Eight games into the new season and Manchester United haven’t fully got going, failed to purchase the midfielder they needed, leak goals at a startling rate and have kept just two clean sheets. Dissecting those two games, Wigan had ten men and Galatasaray could and should have scored at least 3. In simple terms, United have been due a beating and against Spurs, I’m not sure there are many that would think that the loss wasn’t justified.
All season long the shortcomings from last season are still there but this time with the added complexity (thus hindering the team further) of incorporating a new attacking system of Kagawa and Van Persie. The inherent problem was always midfield. In a 4-4-2 the system looked okay and papered over many a crack however with a 4-2-3-1 it seems even worse than it was before; even with the extra midfielder. When all of this is put together, United look vulnerable and likely to concede in every game that they play, something which isn’t too far from the truth at all.
Once again there is an over-reliance on Paul Scholes. Excuse the switch to the first person but I wrote about this last season and I’m unsure as to why it’s still the case now, 6 months on. United are one of the richest most successful club teams in history yet still rely on needing a 37 year old to make the team click. That is not to the detriment of Scholes as he is a fantastic player. The problem is, with the wealth and power of a club like Manchester United, plus having Sir Alex Ferguson as the manager, shouldn’t adequate replacements have been purchased over the summer so this reliance still doesn’t apply? Paul Scholes is to United what Xavi is to Barcelona. Watching both teams play this season, when rested, the team look inept and incapable of asserting any dominance on the opposition. It’s no wonder that each time the player is sent on as a substitute, the whole pattern of the game changes. That would be a good reason to rely on such a player but with money to spend, a midfielder was paramount whereas a striker was a luxury.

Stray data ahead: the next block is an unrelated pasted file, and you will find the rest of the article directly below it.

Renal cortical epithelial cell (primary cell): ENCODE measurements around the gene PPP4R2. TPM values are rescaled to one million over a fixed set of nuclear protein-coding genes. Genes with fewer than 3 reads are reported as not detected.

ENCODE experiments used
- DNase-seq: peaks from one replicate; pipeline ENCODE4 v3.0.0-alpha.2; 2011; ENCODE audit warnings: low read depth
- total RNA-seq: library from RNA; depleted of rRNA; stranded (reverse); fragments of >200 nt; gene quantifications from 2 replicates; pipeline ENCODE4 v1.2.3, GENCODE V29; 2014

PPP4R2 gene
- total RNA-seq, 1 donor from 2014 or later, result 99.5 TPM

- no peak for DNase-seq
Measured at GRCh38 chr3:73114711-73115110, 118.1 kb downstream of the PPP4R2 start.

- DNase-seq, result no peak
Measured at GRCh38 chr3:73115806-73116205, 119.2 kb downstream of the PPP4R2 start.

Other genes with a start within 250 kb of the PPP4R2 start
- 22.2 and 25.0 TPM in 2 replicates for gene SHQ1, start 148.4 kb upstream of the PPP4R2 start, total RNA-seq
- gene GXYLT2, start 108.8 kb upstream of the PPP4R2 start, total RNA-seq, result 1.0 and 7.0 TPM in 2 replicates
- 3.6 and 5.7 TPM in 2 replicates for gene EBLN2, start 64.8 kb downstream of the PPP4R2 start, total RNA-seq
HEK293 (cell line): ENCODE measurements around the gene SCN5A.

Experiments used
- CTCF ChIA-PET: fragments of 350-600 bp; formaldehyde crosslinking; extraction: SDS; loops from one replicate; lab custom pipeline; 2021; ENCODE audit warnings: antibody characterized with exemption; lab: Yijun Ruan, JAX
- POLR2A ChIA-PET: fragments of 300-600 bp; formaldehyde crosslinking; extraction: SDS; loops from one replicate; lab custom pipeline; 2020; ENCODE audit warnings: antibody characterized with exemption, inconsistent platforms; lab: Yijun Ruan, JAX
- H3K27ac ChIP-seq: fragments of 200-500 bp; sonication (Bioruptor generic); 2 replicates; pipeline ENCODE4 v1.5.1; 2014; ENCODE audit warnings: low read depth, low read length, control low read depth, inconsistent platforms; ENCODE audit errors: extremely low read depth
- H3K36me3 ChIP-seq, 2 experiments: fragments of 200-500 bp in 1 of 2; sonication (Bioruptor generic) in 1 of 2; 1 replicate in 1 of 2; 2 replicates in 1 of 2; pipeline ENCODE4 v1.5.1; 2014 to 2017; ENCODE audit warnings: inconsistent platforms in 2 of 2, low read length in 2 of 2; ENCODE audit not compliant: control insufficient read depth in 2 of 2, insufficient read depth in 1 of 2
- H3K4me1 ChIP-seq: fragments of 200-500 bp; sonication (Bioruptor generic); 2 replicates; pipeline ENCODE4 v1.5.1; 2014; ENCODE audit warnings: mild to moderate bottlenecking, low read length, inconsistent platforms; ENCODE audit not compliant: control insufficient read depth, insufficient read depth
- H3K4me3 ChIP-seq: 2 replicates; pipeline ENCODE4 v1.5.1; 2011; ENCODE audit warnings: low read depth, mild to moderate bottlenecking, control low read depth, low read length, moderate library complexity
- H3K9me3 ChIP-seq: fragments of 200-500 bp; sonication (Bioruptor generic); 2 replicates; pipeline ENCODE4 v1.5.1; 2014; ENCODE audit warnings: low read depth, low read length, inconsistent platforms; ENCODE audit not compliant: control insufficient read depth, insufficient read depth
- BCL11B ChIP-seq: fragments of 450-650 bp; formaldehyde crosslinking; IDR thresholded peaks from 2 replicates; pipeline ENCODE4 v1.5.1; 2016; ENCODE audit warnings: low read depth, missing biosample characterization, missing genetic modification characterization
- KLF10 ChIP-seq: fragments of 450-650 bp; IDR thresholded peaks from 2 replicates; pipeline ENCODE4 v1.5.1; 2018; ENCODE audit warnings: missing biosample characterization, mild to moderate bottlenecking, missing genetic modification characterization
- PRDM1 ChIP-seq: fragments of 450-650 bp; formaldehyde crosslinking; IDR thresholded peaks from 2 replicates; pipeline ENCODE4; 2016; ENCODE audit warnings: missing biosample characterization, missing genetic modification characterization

The pairing of Giggs and Scholes against Tottenham looked like a mistake before kick off. With the power and speed of Spurs’s midfield trio of Sandro, Dembele and Dempsey, they were always going to cause United’s midfield problems. Watching Spurs’s two goals in the first half was clear vindication of the mistake that was made: elsewhere on the internet it was being written that Giggs only completed 5 passes in that half and he was promptly substituted for Rooney which changed the game. On the topic of power and speed, against Newcastle in the Captial One Cup, the midfield of Cleverley, Anderson and Fletcher contained those attributes and United looked a completely different side to the one that has been playing in the league. Taking that positive into the next game against Spurs, all three were put on the bench regardless of the former two both scoring goals. In every game this season, the midfield has been dominated over the 90 minutes. Yes there are times when Scholes influences the game, but that’s a given. Overall the opposition midfield tends to dominate United’s which creates more scoring opportunities and leaves United with a lot of work to do against the likes of Fulham and Southampton.
Without tarnishing Giggs’s name, he was poor against Liverpool so I’m not sure how it warranted a start against Spurs. Proving that point, again he was poor and the game passed him by. To say that he has no worth would be ridiculous but he needs to be used wisely. The same can be said for Rooney as his introduction at half time changed the game and Spurs’ second half possession was just 18%. His role behind Van Persie and generally dictating the game in the final third was exactly what was needed in comparison to what Kagawa was offering up until the second half. This 45 minutes was proof that the three of them can play together and if they don’t in the next game away to Newcastle then it would be a huge disappointment. As this is being written, Scholes, Giggs and Carrick have all been rested for the Champions League tie against Cluj which isn’t what United fans probably wanted to hear. Unless it’s to give game time to Anderson and Cleverley so they can get back in the league side, it is slightly puzzling.
The January transfer window is an opportunity to address the problems in midfield but it’s not something that is likely given past transfer windows. For a club the size of Manchester United, the constant overlooking of the elephant in the room is as equally perplexing as it is frustrating and it begs the question: how much longer can it go on for?